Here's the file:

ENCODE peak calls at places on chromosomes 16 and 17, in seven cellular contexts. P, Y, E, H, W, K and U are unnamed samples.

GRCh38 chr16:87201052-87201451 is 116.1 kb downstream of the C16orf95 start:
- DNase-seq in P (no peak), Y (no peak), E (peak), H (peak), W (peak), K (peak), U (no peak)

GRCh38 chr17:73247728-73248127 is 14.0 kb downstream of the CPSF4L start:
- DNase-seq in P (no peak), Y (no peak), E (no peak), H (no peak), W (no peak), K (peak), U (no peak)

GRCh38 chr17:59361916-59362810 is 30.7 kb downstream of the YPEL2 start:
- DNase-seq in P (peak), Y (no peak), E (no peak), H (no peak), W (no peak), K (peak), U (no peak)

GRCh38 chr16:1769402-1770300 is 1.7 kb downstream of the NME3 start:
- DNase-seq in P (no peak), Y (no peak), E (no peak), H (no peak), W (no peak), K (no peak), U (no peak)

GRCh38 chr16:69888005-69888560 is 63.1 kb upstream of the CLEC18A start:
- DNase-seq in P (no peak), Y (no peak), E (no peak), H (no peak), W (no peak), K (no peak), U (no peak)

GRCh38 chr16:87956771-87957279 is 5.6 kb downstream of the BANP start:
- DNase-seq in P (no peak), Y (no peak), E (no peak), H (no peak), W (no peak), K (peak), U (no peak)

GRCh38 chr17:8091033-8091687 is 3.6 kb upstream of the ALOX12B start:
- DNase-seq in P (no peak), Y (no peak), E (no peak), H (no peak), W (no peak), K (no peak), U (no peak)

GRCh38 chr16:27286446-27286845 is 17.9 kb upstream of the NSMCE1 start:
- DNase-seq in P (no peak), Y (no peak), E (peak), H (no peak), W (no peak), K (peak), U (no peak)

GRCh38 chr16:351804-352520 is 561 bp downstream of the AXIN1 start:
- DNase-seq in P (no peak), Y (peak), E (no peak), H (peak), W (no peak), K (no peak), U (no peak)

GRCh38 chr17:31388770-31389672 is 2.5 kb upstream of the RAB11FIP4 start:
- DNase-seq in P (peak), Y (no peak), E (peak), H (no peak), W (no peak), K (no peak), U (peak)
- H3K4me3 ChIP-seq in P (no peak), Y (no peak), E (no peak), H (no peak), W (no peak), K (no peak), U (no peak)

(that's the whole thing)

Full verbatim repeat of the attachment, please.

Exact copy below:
ENCODE peak calls at places on chromosomes 16 and 17, in seven cellular contexts. P, Y, E, H, W, K and U are unnamed samples.

GRCh38 chr16:87201052-87201451 is 116.1 kb downstream of the C16orf95 start:
- DNase-seq in P (no peak), Y (no peak), E (peak), H (peak), W (peak), K (peak), U (no peak)

GRCh38 chr17:73247728-73248127 is 14.0 kb downstream of the CPSF4L start:
- DNase-seq in P (no peak), Y (no peak), E (no peak), H (no peak), W (no peak), K (peak), U (no peak)

GRCh38 chr17:59361916-59362810 is 30.7 kb downstream of the YPEL2 start:
- DNase-seq in P (peak), Y (no peak), E (no peak), H (no peak), W (no peak), K (peak), U (no peak)

GRCh38 chr16:1769402-1770300 is 1.7 kb downstream of the NME3 start:
- DNase-seq in P (no peak), Y (no peak), E (no peak), H (no peak), W (no peak), K (no peak), U (no peak)

GRCh38 chr16:69888005-69888560 is 63.1 kb upstream of the CLEC18A start:
- DNase-seq in P (no peak), Y (no peak), E (no peak), H (no peak), W (no peak), K (no peak), U (no peak)

GRCh38 chr16:87956771-87957279 is 5.6 kb downstream of the BANP start:
- DNase-seq in P (no peak), Y (no peak), E (no peak), H (no peak), W (no peak), K (peak), U (no peak)

GRCh38 chr17:8091033-8091687 is 3.6 kb upstream of the ALOX12B start:
- DNase-seq in P (no peak), Y (no peak), E (no peak), H (no peak), W (no peak), K (no peak), U (no peak)

GRCh38 chr16:27286446-27286845 is 17.9 kb upstream of the NSMCE1 start:
- DNase-seq in P (no peak), Y (no peak), E (peak), H (no peak), W (no peak), K (peak), U (no peak)

GRCh38 chr16:351804-352520 is 561 bp downstream of the AXIN1 start:
- DNase-seq in P (no peak), Y (peak), E (no peak), H (peak), W (no peak), K (no peak), U (no peak)

GRCh38 chr17:31388770-31389672 is 2.5 kb upstream of the RAB11FIP4 start:
- DNase-seq in P (peak), Y (no peak), E (peak), H (no peak), W (no peak), K (no peak), U (peak)
- H3K4me3 ChIP-seq in P (no peak), Y (no peak), E (no peak), H (no peak), W (no peak), K (no peak), U (no peak)